21 October 2016
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  • mediazioni e arbitrati, risoluzione alternativa delle controversie e servizi di mediazione e arbitrato

    » 10/21/2005, 00.00


    Beijing acknowledges bird flu situation is grave

    Tighter controls are imposed after a new outbreak in Outer Mongolia. The World Health Organisation calls for full cooperation.

    Beijing (AsiaNews/Agencies) – China's first reported outbreak of bird flu since August has killed 2,600 birds in Outer Mongolia and is raising alarm bells in Beijing and in capitals around the world.

    Chinese authorities have said that the "situation is very grave" and taken drastic measures: quarantine within a 3-kilometre radius of the affected farm, 91,000 culled and more than 166,000 vaccinated.

    Vice-Premier Hui Liangyu said that President Hu Jintao and Premier Wen Jiabao have ordered stepped-up vigilance against the spread of bird flu because, among other things, "autumn and winter are the peak seasons for bird flu in China." Mr Hui added that "the situation is grim and our task is heavy."

    In Shanghai, authorities began checking the temperatures and sterilising the footwear of travellers arriving by land, sea and air.

    The seriousness of the measures taken has led many observers to ask whether the Chinese government has reported all suspect cases.

    Alphaluck Bhatiasevi, the spokeswoman for the World Health Organisation in Beijing, called on China's Ministry of Health to confirm the latest outbreak and asked if any human infections had been reported.

    Hong Kong authorities said they were closely monitoring the situation in mainland China. "If it is proven to be a human-to-human transmission, then we will have to be very careful and close the border," Hong Kong's Secretary for Health, Welfare and York Chow Yat-ngok said.

    Throughout Asia, the authorities are on maximum alert, especially for migratory birds.

    Taiwan. Controls have been stepped up after smugglers tried to illegally import about a thousand birds, some infected. The population has been warned against smuggling poultry and wild birds into the country.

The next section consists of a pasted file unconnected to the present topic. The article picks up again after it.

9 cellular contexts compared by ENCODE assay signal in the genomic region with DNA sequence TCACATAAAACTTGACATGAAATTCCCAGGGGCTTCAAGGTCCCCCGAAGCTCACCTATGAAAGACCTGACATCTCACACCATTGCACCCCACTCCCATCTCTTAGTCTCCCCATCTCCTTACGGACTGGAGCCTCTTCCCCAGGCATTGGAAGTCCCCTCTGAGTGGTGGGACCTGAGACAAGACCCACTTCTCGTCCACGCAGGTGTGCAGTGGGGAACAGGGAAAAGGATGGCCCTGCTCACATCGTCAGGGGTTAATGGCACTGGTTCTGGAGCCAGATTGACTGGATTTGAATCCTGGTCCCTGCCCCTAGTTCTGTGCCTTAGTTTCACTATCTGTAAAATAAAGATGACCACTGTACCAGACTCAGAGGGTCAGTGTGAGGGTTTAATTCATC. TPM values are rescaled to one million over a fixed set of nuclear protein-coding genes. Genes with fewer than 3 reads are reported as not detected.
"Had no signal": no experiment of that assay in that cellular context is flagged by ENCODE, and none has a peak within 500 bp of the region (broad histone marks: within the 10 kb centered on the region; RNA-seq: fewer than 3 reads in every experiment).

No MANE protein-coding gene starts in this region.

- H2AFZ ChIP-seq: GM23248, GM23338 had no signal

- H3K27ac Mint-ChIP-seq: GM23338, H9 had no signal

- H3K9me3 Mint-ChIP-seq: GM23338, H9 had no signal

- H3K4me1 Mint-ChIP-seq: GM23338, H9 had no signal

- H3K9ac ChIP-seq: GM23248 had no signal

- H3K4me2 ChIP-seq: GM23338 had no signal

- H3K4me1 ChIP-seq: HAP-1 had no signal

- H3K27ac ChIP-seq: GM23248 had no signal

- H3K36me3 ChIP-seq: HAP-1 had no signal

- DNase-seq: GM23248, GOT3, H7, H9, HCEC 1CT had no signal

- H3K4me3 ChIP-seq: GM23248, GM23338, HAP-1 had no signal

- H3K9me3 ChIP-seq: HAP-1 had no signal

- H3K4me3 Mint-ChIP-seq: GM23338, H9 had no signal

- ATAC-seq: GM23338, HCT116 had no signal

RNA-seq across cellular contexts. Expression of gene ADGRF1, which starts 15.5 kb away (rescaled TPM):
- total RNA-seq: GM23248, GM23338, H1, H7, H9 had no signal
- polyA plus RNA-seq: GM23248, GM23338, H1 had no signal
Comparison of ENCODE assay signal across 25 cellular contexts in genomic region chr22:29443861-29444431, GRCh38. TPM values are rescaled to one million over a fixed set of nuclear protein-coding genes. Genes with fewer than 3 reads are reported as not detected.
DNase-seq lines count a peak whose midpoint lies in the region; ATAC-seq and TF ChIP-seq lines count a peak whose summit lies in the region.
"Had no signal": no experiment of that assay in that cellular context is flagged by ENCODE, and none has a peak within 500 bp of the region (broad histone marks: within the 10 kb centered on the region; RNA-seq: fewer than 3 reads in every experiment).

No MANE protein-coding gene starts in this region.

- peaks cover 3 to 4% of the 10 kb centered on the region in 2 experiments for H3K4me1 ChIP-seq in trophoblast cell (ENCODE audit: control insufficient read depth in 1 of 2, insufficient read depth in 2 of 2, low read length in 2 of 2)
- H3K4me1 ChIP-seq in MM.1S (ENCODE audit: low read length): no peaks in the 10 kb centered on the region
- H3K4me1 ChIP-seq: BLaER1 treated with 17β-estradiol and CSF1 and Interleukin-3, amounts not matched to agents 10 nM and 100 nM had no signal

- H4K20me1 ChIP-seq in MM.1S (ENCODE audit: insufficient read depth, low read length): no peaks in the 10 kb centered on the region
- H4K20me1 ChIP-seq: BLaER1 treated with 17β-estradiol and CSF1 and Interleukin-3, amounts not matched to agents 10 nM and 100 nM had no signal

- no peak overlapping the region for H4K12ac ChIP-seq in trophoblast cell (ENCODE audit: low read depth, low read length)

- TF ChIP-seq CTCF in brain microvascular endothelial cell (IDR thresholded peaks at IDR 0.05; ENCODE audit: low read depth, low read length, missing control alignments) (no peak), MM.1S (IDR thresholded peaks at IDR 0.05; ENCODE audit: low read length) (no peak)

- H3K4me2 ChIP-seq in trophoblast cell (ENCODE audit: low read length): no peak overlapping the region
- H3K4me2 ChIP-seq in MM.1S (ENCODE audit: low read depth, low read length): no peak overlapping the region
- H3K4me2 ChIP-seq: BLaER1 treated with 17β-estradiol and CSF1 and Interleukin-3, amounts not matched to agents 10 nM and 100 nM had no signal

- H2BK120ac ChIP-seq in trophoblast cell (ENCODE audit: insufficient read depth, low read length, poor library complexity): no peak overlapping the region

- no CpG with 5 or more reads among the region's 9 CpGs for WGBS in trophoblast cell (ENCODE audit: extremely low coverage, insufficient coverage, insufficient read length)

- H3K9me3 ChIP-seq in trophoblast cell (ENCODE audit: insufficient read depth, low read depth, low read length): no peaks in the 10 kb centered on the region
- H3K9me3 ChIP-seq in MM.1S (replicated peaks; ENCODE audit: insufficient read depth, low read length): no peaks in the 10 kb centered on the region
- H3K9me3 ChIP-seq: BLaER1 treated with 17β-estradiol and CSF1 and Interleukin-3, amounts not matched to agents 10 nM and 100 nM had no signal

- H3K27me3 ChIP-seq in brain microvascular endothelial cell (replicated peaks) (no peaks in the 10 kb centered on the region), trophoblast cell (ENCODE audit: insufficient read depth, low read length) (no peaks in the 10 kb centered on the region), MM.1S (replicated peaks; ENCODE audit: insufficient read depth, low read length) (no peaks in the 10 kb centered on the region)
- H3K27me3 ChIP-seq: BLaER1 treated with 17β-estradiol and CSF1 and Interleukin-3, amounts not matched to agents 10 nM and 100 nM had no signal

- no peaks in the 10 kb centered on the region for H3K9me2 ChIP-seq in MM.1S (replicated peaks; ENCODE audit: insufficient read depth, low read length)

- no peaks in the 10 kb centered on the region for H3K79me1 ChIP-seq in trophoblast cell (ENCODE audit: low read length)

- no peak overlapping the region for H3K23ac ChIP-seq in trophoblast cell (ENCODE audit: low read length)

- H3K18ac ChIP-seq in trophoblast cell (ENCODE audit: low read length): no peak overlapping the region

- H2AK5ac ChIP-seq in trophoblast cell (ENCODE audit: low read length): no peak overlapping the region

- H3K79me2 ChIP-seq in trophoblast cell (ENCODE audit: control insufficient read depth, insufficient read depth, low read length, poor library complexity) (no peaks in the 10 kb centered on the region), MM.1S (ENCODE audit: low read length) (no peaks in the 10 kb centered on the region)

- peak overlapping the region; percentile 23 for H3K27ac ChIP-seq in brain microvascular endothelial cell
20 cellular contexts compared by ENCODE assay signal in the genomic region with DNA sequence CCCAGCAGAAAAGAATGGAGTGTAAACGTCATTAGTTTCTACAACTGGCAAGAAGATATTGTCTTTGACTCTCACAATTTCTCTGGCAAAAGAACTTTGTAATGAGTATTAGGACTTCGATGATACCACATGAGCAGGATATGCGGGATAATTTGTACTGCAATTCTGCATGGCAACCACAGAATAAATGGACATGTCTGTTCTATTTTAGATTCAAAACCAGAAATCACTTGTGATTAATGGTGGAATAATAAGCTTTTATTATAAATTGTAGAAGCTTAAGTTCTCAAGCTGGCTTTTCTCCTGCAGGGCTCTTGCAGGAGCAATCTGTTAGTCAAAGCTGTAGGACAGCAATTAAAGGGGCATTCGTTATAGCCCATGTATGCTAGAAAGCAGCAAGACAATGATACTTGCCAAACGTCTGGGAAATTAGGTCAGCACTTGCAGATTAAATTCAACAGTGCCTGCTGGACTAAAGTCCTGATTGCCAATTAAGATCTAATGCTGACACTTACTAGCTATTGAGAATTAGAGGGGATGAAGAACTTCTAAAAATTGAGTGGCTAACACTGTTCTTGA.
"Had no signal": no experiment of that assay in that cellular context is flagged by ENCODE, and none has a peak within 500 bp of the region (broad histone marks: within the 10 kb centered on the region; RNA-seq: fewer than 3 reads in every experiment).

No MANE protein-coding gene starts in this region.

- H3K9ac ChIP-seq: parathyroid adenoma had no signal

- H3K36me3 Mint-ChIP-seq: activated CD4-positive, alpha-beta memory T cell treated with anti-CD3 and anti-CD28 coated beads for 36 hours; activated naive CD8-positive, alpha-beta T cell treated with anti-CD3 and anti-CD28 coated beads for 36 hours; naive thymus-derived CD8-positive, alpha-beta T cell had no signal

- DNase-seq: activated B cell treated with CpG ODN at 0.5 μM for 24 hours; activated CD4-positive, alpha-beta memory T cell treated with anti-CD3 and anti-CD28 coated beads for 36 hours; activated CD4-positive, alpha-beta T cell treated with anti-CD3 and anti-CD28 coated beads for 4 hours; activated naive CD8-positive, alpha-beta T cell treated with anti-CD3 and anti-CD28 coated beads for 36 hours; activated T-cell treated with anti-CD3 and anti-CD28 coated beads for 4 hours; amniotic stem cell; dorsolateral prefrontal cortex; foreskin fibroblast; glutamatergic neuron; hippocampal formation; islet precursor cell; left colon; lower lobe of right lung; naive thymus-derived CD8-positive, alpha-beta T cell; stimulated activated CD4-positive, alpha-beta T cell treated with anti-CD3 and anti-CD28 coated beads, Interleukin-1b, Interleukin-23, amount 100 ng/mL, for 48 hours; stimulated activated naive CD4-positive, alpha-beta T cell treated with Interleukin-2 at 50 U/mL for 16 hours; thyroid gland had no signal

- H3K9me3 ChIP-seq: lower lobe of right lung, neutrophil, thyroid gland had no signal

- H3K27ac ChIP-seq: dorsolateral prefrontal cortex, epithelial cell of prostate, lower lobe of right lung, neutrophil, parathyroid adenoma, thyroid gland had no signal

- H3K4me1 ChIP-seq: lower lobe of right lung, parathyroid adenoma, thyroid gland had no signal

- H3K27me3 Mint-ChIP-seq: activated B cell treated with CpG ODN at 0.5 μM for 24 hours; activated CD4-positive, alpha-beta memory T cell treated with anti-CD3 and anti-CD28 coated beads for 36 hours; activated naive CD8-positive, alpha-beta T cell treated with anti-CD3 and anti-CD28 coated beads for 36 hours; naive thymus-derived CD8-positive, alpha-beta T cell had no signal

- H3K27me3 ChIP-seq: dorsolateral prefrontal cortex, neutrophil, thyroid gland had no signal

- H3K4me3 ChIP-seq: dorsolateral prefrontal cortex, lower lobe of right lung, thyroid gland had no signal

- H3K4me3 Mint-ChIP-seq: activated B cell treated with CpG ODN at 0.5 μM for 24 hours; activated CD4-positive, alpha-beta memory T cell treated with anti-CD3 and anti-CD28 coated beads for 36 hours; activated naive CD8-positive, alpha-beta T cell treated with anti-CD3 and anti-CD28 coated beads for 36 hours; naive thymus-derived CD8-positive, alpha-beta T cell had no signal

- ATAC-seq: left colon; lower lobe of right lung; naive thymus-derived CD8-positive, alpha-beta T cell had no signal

Vietnam. Ly Ngoc Kinh, an official with the Health Ministry, said today that the government will pay for the health care expenses of anyone who might be infected.

    Thailand. The seven-year-old son of a man who died of the bird flu a few days ago is now under observation. It is thought that he might have helped his father in slaughtering the birds that were eventually eaten.

    Indonesia. An official Health Ministry source said today that tests for the H5N1 virus on two people, a father and his son who were recently hospitalised, came up negative. Results from other tests sent to labs in Hong Kong for analysis have not yet been released. (PB)

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    See also

    01/12/2005 CHINA
    WHO urges China to share H5N1 virus samples

    The Chinese government has agreed to do so, however samples have yet to reach the World Health Organisation.

    14/10/2005 ASIA - EUROPE
    World ill-prepared to face bird flu pandemic

    Bird flu has arrived in Europe. No specific vaccine exists as yet. Measures are under way to isolate the infection.

    17/10/2005 ASIA
    Asian battleground key to beating bird flu virus
    For World Health Organisation, the virus appeared in South-East Asia and it is here that the risk of pandemic is the greatest. International aid is necessary to prevent it.

    02/01/2006 ASIA
    Bird flu feared more virulent in Eastern Europe than in Asia

    There have been several outbreaks of infection in Russia, Roumania and Turkey. Four Turkish siblings are not infected with the disease. There is a new suspect death in Indonesia.

    25/10/2005 ASIA
    Pandemic inevitable, say experts from around the world meeting in Canada

    Counter-measures are being discussed; a pandemic would cost Asia nearly 300 billion dollars. Another contaminated breeding farm in China and the fourth death in Indonesia. India wants to start producing Tamiflu, even without the green light from Roche.

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